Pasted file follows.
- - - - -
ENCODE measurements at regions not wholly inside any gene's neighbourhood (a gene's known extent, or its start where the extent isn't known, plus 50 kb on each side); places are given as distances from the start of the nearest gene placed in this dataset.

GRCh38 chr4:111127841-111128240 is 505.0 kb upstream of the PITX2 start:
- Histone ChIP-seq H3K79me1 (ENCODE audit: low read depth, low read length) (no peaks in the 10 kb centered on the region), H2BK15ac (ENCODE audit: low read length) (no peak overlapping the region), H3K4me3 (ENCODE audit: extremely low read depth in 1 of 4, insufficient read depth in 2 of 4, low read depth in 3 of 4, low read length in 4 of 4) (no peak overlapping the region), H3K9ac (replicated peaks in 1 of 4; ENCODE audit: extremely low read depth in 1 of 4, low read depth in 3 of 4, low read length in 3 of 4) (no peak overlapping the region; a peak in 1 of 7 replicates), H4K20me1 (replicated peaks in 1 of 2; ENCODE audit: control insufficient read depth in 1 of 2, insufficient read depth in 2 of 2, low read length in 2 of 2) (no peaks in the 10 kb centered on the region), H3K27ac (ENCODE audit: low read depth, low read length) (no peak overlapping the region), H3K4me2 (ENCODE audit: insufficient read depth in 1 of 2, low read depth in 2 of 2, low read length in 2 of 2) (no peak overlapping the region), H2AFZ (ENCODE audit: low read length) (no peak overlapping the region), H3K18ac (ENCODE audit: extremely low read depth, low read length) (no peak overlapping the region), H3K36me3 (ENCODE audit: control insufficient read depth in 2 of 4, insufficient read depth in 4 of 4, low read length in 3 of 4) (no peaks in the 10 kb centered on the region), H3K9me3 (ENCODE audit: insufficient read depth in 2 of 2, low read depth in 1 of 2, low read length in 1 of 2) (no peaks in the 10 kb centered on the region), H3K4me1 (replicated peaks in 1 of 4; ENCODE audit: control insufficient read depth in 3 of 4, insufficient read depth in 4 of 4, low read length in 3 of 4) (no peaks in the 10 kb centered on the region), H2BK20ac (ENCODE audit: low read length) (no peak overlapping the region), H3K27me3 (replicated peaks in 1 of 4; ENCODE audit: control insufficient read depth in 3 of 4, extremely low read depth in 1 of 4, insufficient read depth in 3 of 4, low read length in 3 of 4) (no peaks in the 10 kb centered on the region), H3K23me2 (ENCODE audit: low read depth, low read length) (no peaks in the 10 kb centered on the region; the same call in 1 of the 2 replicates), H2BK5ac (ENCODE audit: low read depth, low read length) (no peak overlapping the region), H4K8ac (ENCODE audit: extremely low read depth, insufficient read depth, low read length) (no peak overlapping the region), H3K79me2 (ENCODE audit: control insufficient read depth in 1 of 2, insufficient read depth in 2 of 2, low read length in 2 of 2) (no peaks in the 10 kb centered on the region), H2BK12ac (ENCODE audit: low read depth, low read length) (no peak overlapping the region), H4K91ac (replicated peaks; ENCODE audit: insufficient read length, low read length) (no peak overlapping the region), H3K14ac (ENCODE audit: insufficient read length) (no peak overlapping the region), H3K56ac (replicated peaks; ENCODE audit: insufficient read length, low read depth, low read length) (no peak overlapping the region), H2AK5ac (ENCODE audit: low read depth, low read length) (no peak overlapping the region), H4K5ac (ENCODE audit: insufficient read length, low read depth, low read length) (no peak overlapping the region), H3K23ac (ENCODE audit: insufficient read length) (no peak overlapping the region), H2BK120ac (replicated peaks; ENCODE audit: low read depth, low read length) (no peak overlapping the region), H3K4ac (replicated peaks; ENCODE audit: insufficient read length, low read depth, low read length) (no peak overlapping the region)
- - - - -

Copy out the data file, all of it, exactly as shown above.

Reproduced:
ENCODE measurements at regions not wholly inside any gene's neighbourhood (a gene's known extent, or its start where the extent isn't known, plus 50 kb on each side); places are given as distances from the start of the nearest gene placed in this dataset.

GRCh38 chr4:111127841-111128240 is 505.0 kb upstream of the PITX2 start:
- Histone ChIP-seq H3K79me1 (ENCODE audit: low read depth, low read length) (no peaks in the 10 kb centered on the region), H2BK15ac (ENCODE audit: low read length) (no peak overlapping the region), H3K4me3 (ENCODE audit: extremely low read depth in 1 of 4, insufficient read depth in 2 of 4, low read depth in 3 of 4, low read length in 4 of 4) (no peak overlapping the region), H3K9ac (replicated peaks in 1 of 4; ENCODE audit: extremely low read depth in 1 of 4, low read depth in 3 of 4, low read length in 3 of 4) (no peak overlapping the region; a peak in 1 of 7 replicates), H4K20me1 (replicated peaks in 1 of 2; ENCODE audit: control insufficient read depth in 1 of 2, insufficient read depth in 2 of 2, low read length in 2 of 2) (no peaks in the 10 kb centered on the region), H3K27ac (ENCODE audit: low read depth, low read length) (no peak overlapping the region), H3K4me2 (ENCODE audit: insufficient read depth in 1 of 2, low read depth in 2 of 2, low read length in 2 of 2) (no peak overlapping the region), H2AFZ (ENCODE audit: low read length) (no peak overlapping the region), H3K18ac (ENCODE audit: extremely low read depth, low read length) (no peak overlapping the region), H3K36me3 (ENCODE audit: control insufficient read depth in 2 of 4, insufficient read depth in 4 of 4, low read length in 3 of 4) (no peaks in the 10 kb centered on the region), H3K9me3 (ENCODE audit: insufficient read depth in 2 of 2, low read depth in 1 of 2, low read length in 1 of 2) (no peaks in the 10 kb centered on the region), H3K4me1 (replicated peaks in 1 of 4; ENCODE audit: control insufficient read depth in 3 of 4, insufficient read depth in 4 of 4, low read length in 3 of 4) (no peaks in the 10 kb centered on the region), H2BK20ac (ENCODE audit: low read length) (no peak overlapping the region), H3K27me3 (replicated peaks in 1 of 4; ENCODE audit: control insufficient read depth in 3 of 4, extremely low read depth in 1 of 4, insufficient read depth in 3 of 4, low read length in 3 of 4) (no peaks in the 10 kb centered on the region), H3K23me2 (ENCODE audit: low read depth, low read length) (no peaks in the 10 kb centered on the region; the same call in 1 of the 2 replicates), H2BK5ac (ENCODE audit: low read depth, low read length) (no peak overlapping the region), H4K8ac (ENCODE audit: extremely low read depth, insufficient read depth, low read length) (no peak overlapping the region), H3K79me2 (ENCODE audit: control insufficient read depth in 1 of 2, insufficient read depth in 2 of 2, low read length in 2 of 2) (no peaks in the 10 kb centered on the region), H2BK12ac (ENCODE audit: low read depth, low read length) (no peak overlapping the region), H4K91ac (replicated peaks; ENCODE audit: insufficient read length, low read length) (no peak overlapping the region), H3K14ac (ENCODE audit: insufficient read length) (no peak overlapping the region), H3K56ac (replicated peaks; ENCODE audit: insufficient read length, low read depth, low read length) (no peak overlapping the region), H2AK5ac (ENCODE audit: low read depth, low read length) (no peak overlapping the region), H4K5ac (ENCODE audit: insufficient read length, low read depth, low read length) (no peak overlapping the region), H3K23ac (ENCODE audit: insufficient read length) (no peak overlapping the region), H2BK120ac (replicated peaks; ENCODE audit: low read depth, low read length) (no peak overlapping the region), H3K4ac (replicated peaks; ENCODE audit: insufficient read length, low read depth, low read length) (no peak overlapping the region)